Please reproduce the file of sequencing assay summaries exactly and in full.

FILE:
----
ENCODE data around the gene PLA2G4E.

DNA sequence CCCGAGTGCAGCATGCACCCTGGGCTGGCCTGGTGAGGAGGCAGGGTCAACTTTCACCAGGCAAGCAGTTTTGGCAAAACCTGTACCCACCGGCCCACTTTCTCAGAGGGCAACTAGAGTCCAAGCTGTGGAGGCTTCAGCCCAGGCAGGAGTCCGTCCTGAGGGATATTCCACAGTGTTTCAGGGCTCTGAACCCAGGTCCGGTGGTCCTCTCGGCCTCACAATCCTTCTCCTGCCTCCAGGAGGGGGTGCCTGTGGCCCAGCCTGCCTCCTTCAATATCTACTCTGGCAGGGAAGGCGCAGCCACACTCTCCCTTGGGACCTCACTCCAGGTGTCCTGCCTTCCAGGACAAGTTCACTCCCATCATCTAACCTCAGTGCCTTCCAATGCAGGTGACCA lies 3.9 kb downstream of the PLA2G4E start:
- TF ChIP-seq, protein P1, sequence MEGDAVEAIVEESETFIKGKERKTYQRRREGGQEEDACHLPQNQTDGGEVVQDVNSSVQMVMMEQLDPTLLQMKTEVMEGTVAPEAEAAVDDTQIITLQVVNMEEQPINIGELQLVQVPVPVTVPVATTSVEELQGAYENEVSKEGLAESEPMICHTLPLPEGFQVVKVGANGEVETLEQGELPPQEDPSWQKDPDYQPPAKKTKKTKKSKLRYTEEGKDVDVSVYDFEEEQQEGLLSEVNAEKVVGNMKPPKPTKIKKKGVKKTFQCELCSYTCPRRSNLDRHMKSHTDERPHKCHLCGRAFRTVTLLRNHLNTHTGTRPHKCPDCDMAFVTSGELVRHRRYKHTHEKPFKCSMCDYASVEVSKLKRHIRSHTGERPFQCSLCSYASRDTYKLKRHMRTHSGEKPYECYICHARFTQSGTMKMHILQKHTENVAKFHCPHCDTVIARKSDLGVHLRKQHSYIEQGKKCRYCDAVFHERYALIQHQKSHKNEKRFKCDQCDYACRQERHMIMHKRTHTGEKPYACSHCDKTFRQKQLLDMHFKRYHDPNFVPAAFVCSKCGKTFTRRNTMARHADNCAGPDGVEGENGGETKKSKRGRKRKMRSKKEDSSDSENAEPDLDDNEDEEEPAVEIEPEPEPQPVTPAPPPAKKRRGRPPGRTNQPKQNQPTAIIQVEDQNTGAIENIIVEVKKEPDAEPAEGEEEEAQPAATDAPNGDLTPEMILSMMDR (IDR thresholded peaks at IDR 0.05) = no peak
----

ENCODE data around the gene PLA2G4E.

DNA sequence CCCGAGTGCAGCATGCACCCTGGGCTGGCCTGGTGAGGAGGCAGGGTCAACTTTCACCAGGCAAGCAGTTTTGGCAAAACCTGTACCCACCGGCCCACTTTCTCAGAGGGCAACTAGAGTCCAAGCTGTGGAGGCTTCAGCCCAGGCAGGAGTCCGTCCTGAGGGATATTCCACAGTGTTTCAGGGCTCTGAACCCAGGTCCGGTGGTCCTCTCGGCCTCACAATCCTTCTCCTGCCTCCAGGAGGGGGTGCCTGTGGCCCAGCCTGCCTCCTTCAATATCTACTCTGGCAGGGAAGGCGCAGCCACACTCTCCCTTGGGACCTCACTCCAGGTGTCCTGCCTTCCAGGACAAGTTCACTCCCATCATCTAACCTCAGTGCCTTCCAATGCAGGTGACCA lies 3.9 kb downstream of the PLA2G4E start:
- TF ChIP-seq, protein P1, sequence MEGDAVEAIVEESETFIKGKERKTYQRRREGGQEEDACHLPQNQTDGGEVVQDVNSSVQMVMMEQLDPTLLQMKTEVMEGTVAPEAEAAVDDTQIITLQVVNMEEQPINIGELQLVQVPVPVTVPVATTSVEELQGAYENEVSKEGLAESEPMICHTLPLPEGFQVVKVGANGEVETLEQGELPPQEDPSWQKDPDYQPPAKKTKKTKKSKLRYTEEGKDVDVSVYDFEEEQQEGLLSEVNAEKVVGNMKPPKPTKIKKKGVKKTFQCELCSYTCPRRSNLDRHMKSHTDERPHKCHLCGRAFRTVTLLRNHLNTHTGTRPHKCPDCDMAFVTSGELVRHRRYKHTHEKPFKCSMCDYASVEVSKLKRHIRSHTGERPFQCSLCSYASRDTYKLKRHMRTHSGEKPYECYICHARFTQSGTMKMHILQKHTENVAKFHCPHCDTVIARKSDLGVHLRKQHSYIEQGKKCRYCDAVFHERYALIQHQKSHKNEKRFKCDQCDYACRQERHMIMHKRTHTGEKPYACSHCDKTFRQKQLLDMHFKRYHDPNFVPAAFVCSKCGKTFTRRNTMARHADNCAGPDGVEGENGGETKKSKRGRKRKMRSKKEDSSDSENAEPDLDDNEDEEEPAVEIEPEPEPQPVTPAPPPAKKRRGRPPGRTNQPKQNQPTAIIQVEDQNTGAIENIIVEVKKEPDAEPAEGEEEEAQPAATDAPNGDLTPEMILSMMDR (IDR thresholded peaks at IDR 0.05) = no peak